ok. i think i got the idea. so the force which make the car still on the ground is gravity (whenever it is off the ground gravity will force it to come on the ground). But looking at the force experienced by the track/ road or whatever it is , this force is influenced by the car's velocity. The faster the car goes over the hill, the less force experienced by the track/road (which results in the less normal force). So the centripetal force in this case is surely gravity. Am i wrong ?

ah sry the centripetal force depends on Fnet. not gravity

wanna ask a basic question. let say there is an apple , 1. there is a force of earth on apple 2. there is force of apple on earth. these two are equal but in opposite direction. So where is the gravity from ? i mean what i have in mind is the force of earth on apple = gravity. i know i am wrong here, please correct me.:(

Doc Al
Mentor
wanna ask a basic question. let say there is an apple , 1. there is a force of earth on apple 2. there is force of apple on earth. these two are equal but in opposite direction. So where is the gravity from ? i mean what i have in mind is the force of earth on apple = gravity. i know i am wrong here, please correct me.:(
Nothing wrong with what you are saying. The earth and the apple exert equal and opposite gravitational forces on each other. The gravitational force on the apple is its weight, mg.

Does that mean that the earth is moving a bit (because of the force of apple on earth) but we cant see it ?

Doc Al
Mentor
Does that mean that the earth is moving a bit (because of the force of apple on earth) but we cant see it ?
Yes. If you drop an apple, the apple accelerates. The same force exerted on the earth accelerates the earth, but since the mass of the earth is so huge, the acceleration is ludicrously small.

I am probably reviving a dead thread, but am not a troll. I wanted to ask, since the topic is already present, how exactly does the frictional force(which is acting as the tangent to circle tight?) act as a centripetal force. Can some one show it by a diagram or something?

Doc Al
Mentor
I wanted to ask, since the topic is already present, how exactly does the frictional force(which is acting as the tangent to circle tight?) act as a centripetal force. Can some one show it by a diagram or something?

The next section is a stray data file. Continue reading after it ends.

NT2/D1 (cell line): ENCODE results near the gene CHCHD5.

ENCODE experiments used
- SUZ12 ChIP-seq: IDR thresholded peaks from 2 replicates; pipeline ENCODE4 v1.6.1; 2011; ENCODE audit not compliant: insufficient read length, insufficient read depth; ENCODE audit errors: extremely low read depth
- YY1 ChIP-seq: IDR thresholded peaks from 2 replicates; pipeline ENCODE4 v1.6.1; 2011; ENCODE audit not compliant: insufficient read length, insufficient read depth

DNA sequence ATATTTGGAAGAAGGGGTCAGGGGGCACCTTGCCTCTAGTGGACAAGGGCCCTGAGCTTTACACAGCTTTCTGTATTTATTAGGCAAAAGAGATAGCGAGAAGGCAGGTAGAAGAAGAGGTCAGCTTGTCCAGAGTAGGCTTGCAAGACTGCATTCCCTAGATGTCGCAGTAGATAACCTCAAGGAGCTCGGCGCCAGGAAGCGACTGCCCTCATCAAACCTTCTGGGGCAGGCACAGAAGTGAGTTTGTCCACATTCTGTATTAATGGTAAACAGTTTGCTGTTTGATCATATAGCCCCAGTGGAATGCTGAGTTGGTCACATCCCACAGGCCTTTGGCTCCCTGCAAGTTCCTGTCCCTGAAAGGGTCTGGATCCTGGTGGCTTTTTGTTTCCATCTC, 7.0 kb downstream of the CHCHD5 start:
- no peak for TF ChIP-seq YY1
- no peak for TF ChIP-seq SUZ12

I presume you are thinking of (for example) a car moving at constant speed in a horizontal circle? In that case the friction force acts toward the center of the circle, not tangentially.

I presume you are thinking of (for example) a car moving at constant speed in a horizontal circle? In that case the friction force acts toward the center of the circle, not tangentially.
Yes, thats exactly my point! How? If i take one instant, of the car in the circular motion, the velocity will be acting at a tangent. This is because the force of the engine, is acting straight(i.e at a tangent to the circle), and hence shouldn't friction oppose this motion, acting at the opposite direction(but still at the tangent)??

Nugatory
Mentor
Yes, thats exactly my point! How? If i take one instant, of the car in the circular motion, the velocity will be acting at a tangent. This is because the force of the engine, is acting straight(i.e at a tangent to the circle), and hence shouldn't friction oppose this motion, acting at the opposite direction(but still at the tangent)??
If the car is moving at constant speed around the curve, the engine is working to overcome air resistance, friction in the internal machinery of the car, and the like.

The centripetal force on the car comes from the interaction between the tires and the road. The car wants to continue in a straight line, running off the the outside edge of the curve. But this would require the the patch of tire that is contact with the road to slide sidewways, and the frictional force between the road and the tire resists this, pushing the car inwards - and that's your centripetal force.